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Born in Romania in 1907, Mircea Eliade became one of the twentieth century’s preeminent scholars of religion, writing some 1,300 publications, including dozens of books, during his 60-year career. In 1928, after completing a master’s degree in philosophy at the University of Bucharest, he went to India for three years. There, while studying Sanskrit and Indian philosophy with Surendranath Dasgupta at the University of Calcutta, he also encountered Mahatma Gandhi as well as Rabindranath Tagore, and lived six months at Rishikesh ashram of Swami Sivananda. Returning to Romania, he wrote a dissertation, Yoga: Essay on the Origins of Indian Mysticism, which earned him a 1933 doctorate and a professorship at Bucharest, where he spent the rest of the 1930s. He also began writing fiction in which ordinary people come to terms with the sacred. During World War II he worked in several diplomatic posts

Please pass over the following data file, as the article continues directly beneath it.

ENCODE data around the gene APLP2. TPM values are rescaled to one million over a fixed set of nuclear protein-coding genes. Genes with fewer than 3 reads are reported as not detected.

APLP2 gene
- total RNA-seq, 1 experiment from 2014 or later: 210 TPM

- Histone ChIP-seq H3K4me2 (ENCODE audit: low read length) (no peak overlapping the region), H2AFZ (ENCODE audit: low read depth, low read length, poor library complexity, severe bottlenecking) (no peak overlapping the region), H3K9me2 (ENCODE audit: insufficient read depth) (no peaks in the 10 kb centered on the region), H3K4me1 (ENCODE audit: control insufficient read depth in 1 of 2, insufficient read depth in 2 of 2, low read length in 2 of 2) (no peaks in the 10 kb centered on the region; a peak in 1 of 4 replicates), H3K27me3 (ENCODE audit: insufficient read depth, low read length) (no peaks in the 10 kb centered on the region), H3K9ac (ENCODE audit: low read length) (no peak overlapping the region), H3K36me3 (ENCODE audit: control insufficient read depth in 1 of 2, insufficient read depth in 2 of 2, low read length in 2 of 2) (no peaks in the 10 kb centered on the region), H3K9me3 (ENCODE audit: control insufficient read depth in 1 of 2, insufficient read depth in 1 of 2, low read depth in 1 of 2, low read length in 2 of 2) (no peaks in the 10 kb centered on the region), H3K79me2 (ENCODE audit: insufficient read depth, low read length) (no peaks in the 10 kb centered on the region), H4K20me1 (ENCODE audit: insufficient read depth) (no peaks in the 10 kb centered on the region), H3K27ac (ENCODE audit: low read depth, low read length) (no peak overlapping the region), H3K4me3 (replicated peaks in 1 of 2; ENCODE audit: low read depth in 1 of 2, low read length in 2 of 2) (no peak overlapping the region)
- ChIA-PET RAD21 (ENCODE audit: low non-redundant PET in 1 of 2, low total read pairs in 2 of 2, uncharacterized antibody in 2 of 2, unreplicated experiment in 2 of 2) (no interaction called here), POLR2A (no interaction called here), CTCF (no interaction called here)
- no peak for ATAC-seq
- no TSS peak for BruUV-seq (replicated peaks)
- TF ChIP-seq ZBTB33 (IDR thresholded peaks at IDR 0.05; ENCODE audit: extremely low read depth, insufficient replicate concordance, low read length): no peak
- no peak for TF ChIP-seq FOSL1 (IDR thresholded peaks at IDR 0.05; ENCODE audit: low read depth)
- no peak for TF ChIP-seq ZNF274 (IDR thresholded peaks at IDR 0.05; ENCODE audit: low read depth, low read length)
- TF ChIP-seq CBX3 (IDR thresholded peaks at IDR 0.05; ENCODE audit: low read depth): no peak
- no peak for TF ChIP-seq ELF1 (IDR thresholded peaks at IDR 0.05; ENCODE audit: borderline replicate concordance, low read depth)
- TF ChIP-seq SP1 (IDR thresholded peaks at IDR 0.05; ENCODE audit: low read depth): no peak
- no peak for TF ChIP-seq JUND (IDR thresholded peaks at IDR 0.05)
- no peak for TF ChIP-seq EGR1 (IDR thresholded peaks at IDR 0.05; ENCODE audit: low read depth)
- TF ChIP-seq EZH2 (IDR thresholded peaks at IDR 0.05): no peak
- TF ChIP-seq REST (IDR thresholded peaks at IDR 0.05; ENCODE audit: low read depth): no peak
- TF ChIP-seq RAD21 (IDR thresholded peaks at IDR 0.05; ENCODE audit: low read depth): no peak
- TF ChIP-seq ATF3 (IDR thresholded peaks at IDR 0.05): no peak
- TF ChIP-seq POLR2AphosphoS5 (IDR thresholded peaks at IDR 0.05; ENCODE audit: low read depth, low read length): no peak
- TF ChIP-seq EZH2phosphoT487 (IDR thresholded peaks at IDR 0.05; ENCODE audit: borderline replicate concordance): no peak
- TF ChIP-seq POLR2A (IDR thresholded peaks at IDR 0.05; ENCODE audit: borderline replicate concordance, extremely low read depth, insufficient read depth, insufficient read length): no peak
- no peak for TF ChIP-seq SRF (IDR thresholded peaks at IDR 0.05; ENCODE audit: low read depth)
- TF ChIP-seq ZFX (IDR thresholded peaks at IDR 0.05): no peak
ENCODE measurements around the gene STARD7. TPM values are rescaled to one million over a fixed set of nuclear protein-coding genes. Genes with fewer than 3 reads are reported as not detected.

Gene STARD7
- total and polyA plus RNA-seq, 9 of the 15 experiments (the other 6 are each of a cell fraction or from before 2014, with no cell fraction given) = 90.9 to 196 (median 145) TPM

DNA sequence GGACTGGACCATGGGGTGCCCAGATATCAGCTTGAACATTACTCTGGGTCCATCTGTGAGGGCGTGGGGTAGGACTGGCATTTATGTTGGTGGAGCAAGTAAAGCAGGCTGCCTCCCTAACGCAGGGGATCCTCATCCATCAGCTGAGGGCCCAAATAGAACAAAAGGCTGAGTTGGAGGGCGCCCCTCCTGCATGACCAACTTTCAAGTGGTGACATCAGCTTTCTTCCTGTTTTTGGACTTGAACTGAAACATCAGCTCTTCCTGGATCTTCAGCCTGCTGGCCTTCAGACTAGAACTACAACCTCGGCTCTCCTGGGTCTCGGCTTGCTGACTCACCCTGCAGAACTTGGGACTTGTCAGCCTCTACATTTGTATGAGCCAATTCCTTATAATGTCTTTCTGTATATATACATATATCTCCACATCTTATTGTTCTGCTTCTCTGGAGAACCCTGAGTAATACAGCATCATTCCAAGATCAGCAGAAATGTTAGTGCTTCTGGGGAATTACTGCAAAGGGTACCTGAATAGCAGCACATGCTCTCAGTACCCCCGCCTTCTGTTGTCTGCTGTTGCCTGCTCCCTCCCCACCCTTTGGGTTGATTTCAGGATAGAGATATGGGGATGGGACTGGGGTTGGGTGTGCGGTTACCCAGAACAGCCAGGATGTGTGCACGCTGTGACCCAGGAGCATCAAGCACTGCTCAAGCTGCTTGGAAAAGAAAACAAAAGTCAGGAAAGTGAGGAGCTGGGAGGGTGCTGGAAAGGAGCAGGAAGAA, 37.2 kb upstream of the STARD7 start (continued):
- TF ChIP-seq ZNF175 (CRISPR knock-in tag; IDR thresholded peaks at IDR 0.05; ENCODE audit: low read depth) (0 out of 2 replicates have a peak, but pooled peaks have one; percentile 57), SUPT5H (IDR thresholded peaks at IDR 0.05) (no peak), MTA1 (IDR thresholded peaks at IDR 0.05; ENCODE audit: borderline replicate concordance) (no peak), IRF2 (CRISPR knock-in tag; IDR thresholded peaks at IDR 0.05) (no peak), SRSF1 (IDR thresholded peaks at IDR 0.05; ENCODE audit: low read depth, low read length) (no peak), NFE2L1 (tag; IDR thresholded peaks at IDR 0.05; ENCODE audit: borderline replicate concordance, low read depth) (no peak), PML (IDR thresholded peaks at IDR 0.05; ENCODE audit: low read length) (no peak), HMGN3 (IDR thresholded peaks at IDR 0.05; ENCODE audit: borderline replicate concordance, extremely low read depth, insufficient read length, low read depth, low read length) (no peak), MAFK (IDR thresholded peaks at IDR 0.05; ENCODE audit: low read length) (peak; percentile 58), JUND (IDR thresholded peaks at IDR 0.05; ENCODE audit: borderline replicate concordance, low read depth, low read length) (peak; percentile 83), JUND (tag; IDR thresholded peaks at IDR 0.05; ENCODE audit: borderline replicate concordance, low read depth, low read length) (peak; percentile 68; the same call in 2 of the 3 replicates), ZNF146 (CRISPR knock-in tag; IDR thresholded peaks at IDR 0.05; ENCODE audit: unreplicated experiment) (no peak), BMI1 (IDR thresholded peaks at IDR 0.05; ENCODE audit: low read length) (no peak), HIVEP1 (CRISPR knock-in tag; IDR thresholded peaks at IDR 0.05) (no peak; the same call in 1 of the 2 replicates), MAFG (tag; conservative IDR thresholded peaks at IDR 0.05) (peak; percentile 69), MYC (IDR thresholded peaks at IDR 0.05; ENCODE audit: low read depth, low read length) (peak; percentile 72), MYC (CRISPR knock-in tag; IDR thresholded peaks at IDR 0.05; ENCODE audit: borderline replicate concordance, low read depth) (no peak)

in England and Portugal. After the war, he fled the Communist regime in Romania, lived in Paris 10 years, then accepted a position with the University of Chicago, where he taught from 1956 until his death in 1986. He helped launch the field “history of religion” and authored such major works as Yoga: Immortality and Freedom (Princeton, 1970), The Sacred and the Profane (Harvest, 1968), and the fascinating multivolume Autobiography and Journals.